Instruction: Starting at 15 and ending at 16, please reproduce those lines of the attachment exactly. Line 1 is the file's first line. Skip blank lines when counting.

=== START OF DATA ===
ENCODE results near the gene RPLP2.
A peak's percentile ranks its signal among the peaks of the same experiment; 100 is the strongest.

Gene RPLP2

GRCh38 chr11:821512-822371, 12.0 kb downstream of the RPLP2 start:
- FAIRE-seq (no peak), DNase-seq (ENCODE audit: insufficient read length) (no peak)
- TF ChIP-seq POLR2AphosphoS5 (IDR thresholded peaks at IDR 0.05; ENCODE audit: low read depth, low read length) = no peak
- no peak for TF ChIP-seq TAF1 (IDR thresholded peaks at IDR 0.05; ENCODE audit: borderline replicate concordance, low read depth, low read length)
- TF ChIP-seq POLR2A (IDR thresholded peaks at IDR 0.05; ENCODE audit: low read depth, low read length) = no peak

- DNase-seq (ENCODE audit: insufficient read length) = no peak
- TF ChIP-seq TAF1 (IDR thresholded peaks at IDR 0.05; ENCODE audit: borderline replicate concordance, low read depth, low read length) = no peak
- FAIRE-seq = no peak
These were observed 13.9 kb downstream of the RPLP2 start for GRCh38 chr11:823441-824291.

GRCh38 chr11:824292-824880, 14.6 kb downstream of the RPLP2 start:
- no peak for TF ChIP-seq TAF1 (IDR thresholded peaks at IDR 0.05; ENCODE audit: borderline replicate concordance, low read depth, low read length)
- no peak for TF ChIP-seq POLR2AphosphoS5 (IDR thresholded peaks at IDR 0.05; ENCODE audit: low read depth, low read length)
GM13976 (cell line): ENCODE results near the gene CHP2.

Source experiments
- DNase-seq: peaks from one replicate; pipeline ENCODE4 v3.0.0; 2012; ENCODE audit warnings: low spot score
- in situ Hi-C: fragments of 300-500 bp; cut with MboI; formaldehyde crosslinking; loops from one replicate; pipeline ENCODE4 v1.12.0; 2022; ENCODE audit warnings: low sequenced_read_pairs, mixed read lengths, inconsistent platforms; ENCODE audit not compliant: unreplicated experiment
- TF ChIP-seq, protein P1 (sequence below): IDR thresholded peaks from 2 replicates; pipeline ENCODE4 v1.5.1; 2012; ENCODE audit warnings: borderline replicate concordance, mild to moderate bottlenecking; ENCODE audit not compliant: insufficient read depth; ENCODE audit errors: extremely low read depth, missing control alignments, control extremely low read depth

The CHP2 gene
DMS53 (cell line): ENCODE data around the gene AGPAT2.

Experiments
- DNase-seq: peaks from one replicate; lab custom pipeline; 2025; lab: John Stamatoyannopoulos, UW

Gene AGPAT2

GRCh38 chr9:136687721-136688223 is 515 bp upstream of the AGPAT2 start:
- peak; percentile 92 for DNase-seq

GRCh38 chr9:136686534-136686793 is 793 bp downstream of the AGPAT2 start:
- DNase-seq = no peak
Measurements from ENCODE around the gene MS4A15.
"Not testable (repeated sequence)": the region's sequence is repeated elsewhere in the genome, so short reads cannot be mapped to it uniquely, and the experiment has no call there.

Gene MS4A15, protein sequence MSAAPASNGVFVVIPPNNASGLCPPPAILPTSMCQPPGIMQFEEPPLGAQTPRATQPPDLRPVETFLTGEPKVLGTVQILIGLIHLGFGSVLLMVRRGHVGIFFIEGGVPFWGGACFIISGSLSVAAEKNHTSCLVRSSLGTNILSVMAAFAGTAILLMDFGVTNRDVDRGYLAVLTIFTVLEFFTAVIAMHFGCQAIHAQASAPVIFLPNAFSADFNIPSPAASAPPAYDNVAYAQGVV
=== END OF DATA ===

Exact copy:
- no peak for TF ChIP-seq POLR2AphosphoS5 (IDR thresholded peaks at IDR 0.05; ENCODE audit: low read depth, low read length)
GM13976 (cell line): ENCODE results near the gene CHP2.